Hundreds flock nursing programmes despite limited spaces


Hundreds flock nursing programmes despite limited spaces

Senior staff reporter

Monday, February 17, 2020

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DESPITE the worrisome attrition rate of nurses, each year hundreds of applicants to local nursing programmes are turned away due to lack of space in tertiary institutions.

The revelation was made by Dr Adella Campbell, head of the Caribbean School of Nursing (CSON), University of Technology, Jamaica (UTech), while speaking to the Jamaica Observer after the institution's ninth Annual Striping Ceremony recently, which saw 254 nursing students and 92 midwifery students across years one to four being striped.

Nursing and midwifery students at CSON earn stripes based on merit, good behaviour and the successful completion of all modules by the end of the first semester of each academic year. Therefore , successful year one students earn their first stripe after completing semester one and year two students earn their second stripe after successfully completing year one courses and the first semester of year two.

Dr Campbell explained that each year CSON gets 800 more applicants than can be accommodated, as the institution has a cap.

“Per year we have 100 Bachelor of Science in Nursing students in Kingston and 40 in MoBay. For midwifery, we take 40 students each year in Kingston and 25 in MoBay — these are generic. We get more applicants than we can accommodate each year,” she said.

Dr Campbell further explained that the institution is regulated by the Nursing Council of Jamaica, which monitors the education and practice of nurses and midwives locally.

“They set requirements for training and cap numbers for training. They assess training facilities as well as health institutions for suitability for training. We can't go beyond the cap that is set,” she shared.

For those who don't make the cut, they either opt to be added to a waiting list or take up offers at other nursing schools or faculties at UTech.

The head of CSON pointed out that the high attrition rate among nurses locally, which saw the number of nurses resigning from the health sector jumping from about 200 in 2017 to 641 in 2019, is the reason individuals clamour to get into programmes.

“The interest increases because this shows it is a marketable profession, and Jamaican nurses have a reputation,” she said, adding that some individuals get trained in order to work overseas.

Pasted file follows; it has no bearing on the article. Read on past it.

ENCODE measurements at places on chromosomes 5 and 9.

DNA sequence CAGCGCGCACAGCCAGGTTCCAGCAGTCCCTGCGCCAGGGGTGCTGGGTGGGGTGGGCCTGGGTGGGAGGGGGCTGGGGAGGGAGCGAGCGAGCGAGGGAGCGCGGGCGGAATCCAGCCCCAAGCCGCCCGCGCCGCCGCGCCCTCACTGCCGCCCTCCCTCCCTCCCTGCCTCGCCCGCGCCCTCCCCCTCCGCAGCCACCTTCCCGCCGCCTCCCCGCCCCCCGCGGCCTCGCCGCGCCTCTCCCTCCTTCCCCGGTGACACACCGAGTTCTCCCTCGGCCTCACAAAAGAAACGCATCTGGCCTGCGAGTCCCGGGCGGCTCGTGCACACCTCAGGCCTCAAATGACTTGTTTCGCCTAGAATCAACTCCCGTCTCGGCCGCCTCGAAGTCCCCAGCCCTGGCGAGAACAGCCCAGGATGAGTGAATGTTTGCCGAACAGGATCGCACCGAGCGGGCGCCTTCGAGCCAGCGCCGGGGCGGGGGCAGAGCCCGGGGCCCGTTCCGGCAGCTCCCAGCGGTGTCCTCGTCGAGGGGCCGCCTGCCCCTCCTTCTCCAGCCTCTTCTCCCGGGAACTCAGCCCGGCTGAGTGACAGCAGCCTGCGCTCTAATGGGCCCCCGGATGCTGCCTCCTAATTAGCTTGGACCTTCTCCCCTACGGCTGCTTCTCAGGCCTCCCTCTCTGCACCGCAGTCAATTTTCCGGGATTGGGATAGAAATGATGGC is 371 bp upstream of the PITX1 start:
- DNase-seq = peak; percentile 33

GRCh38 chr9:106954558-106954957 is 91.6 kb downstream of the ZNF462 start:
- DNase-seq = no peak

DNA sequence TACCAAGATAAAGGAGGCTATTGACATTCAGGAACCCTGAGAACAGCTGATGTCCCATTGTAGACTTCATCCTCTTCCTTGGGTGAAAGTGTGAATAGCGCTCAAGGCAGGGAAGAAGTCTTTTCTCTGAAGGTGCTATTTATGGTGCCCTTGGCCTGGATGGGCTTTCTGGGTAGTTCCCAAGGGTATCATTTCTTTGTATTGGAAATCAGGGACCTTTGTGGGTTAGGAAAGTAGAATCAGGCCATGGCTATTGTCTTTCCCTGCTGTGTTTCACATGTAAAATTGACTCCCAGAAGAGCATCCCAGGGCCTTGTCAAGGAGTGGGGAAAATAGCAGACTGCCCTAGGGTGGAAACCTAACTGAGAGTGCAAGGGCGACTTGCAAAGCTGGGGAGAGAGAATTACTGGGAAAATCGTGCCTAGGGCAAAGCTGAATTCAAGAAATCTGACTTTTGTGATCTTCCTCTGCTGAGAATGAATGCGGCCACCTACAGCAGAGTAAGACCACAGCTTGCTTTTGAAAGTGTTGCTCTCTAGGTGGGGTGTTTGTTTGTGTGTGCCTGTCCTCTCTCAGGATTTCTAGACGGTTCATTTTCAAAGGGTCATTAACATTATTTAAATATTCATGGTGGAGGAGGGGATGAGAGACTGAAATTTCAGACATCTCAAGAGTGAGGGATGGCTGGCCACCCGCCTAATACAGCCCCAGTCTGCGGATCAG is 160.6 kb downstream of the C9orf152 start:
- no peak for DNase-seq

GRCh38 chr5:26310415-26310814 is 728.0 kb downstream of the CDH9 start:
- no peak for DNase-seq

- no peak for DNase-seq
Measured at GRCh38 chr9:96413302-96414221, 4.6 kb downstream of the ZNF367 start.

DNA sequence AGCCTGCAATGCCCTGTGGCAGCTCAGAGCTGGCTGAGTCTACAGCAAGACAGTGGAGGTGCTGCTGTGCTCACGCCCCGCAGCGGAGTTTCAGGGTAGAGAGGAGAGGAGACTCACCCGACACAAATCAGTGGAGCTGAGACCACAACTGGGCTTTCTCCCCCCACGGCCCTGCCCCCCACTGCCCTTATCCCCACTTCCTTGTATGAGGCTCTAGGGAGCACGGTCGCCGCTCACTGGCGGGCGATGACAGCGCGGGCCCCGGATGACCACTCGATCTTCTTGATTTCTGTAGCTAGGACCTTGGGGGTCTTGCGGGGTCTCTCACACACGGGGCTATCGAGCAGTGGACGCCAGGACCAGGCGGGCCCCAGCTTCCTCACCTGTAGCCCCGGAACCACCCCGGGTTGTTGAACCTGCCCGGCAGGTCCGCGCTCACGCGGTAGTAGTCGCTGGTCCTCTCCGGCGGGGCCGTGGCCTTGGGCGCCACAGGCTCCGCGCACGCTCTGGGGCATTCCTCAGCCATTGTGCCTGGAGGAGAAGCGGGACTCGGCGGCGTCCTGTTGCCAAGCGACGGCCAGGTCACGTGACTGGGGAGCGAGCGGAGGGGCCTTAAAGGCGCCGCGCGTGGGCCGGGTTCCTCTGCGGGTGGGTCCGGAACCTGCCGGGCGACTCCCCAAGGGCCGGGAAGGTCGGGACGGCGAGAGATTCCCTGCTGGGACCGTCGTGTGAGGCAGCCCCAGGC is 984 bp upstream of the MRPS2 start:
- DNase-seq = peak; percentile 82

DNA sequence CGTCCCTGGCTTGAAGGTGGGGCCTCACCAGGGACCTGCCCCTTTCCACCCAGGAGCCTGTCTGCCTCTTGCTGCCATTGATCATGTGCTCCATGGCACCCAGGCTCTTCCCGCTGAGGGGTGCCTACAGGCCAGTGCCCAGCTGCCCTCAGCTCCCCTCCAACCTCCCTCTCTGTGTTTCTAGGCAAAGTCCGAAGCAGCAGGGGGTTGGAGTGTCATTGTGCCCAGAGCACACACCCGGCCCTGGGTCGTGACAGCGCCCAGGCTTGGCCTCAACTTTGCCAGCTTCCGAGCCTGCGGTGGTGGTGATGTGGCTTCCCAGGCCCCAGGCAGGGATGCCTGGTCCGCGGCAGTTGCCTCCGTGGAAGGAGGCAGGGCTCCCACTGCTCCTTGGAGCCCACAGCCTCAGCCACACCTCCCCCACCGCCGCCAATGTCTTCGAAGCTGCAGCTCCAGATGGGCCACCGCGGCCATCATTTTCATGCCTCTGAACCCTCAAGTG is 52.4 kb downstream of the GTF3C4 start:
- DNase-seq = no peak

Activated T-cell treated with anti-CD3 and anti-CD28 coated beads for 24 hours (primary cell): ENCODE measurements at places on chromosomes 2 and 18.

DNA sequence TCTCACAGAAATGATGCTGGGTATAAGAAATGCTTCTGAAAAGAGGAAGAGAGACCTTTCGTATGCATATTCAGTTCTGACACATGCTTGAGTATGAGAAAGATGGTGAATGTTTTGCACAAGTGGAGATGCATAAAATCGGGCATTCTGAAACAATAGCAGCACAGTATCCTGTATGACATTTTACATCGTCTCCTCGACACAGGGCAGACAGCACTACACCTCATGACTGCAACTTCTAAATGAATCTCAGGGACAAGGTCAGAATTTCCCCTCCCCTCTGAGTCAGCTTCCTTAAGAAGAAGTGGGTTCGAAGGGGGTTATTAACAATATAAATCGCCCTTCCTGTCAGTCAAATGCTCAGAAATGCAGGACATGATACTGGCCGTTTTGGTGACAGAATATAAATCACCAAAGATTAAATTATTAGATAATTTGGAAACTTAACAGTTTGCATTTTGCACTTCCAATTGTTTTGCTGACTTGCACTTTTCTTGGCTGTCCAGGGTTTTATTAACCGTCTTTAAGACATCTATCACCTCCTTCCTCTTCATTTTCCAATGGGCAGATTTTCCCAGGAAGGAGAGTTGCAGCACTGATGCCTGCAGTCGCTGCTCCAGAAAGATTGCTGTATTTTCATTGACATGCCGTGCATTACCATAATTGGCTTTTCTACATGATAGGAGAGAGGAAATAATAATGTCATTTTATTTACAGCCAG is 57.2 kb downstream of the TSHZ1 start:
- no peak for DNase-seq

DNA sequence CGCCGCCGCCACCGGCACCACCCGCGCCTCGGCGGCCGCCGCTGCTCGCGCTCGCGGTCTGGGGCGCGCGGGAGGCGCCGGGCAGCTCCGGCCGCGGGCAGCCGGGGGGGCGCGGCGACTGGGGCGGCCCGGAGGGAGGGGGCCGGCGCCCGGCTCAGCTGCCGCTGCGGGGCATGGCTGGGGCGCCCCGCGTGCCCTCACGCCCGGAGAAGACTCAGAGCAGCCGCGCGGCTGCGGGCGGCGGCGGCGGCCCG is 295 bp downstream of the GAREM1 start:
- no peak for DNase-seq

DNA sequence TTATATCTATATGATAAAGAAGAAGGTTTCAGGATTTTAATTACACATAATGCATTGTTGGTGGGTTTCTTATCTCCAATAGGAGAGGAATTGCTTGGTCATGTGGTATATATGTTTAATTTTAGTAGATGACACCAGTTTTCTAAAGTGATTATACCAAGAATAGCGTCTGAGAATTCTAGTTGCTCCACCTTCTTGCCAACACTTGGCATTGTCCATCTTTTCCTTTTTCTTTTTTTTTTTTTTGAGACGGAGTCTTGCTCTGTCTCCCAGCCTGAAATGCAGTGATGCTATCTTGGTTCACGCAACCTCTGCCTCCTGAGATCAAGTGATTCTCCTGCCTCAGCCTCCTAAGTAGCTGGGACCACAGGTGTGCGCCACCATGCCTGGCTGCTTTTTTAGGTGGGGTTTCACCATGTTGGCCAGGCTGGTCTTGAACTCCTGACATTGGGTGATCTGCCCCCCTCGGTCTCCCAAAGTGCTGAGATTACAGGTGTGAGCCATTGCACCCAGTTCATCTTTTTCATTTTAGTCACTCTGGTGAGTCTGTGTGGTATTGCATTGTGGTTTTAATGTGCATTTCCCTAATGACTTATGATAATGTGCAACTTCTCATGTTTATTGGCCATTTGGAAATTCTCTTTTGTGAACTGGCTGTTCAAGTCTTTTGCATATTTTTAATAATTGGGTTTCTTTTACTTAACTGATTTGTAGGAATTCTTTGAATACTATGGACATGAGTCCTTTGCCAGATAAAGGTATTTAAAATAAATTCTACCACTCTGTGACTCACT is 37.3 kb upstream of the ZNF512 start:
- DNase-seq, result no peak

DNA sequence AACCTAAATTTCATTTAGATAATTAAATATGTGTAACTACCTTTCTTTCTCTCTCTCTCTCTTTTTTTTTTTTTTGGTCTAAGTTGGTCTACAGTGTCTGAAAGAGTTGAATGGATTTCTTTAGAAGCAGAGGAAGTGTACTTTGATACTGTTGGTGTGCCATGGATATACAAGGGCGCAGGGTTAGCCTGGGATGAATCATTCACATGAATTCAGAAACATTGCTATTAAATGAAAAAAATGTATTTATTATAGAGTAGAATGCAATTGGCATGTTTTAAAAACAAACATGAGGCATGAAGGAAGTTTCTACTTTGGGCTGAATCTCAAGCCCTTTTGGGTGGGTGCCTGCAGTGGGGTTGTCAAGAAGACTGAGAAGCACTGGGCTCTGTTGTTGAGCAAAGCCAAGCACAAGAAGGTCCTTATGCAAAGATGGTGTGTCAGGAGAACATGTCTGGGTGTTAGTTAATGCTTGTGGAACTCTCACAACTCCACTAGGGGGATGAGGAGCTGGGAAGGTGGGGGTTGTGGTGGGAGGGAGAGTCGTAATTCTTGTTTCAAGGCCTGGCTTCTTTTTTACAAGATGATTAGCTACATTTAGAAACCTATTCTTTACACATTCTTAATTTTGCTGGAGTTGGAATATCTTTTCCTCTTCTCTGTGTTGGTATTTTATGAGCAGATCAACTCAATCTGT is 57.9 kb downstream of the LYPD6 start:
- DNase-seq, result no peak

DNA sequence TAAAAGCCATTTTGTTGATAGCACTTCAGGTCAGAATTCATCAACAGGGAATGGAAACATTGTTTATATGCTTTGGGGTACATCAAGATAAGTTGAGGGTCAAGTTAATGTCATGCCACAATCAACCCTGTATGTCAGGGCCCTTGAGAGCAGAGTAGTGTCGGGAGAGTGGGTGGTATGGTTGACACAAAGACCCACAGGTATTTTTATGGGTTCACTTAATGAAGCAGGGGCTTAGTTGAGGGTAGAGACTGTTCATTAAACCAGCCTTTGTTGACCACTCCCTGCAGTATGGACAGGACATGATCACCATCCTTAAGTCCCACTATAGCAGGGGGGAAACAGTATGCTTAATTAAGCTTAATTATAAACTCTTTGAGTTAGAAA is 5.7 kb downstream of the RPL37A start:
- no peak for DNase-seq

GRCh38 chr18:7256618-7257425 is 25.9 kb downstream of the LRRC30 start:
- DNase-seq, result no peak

Additionally, Dr Campbell encouraged student nurses and midwives at the striping ceremony to stick to the event's theme of 'Nursing and Midwifery Students: Emerging Health Leaders' through their day-to-day activities.

She said: “Students, as you emerge as leaders, as you strive to be the best copy of yourselves, I implore you to be hungry for excellence — do not limit yourself. Don't be afraid to try every single road that might take you to your growth. Never give up, defeat never occurs unless you accept it as defeat. Stay focused and committed, more importantly, do not compare yourself to others. You are not a copy, you are an original. Craft your own individuality and sense of style.

“Emerging leaders possess the ability to articulate their values, beliefs and expectations. Moreover, trying to be someone else will only frustrate you and make you uncomfortable and miserable. As we emerge as leaders, I charge you to continue to strive for excellence and success as we strive to impact the lives of those we come into contact with,” she said.

President of the Nurses Association of Jamaica, Carmen Johnson, who lamented the yearly loss of nurses to overseas markets, encouraged the students to stay and hone their skills.

“To who much is due, much is required. While you continue to hone your academic skills, we want to say to you, learn your soft skills also. We are losing our nurses and one of the challenges we are having is that we don't have sufficient leaders. Look within yourself and determine if you are a leader or follower... Look and see the changes you can make,” she said.

Johnson added: “Live in a state of consciousness as to who you are. Live in a state of consciousness as to the type of nurse you want to be and the changes that you want to see in the profession. Remain in your country for a little while and hone your skills... Focus on quality rather than appearance. If you have quality, your appearance will fall in place...

“I leave you some words from Phillip Sweet. Stay true to yourself, yet always be open to learn. Work hard, and never give up on your dreams, even when nobody else believes they can come true but you. These are not clichés, but real tools you need no matter what you do in life, to stay focused on your path,” the association president said.

Meanwhile, keynote speaker Dr Patrece Charles charged the student nurses and midwives to overcome challenges regardless of their nature.

“Life is designed to challenge us and we are designed to overcome. Despite the challenges you may face, you should never forget, don't ever forget the successes in life,” she said after recounting how her mother left Jamaica as a registered nurse (RN) and had to restart her career as a housewife, then became a practical nurse before going on to regain her RN qualifications in the USA then moving on to become a neonatal nurse.

Dr Charles added: “Remain humble; challenge yourself but don't forget your challenges. Rise above your challenges. Always act with integrity. Take care of yourself. Always pay it forward and it will always come back to you. Have that 4.0 GPA in the soft skills because even when dealing with Alzheimer's patients they know good. What you must never do is stay stagnant — I use that word specifically because it illustrates how bad it is if you just stay in one place without any desire to improve, to learn, that hunger to move up. Stay hungry.”

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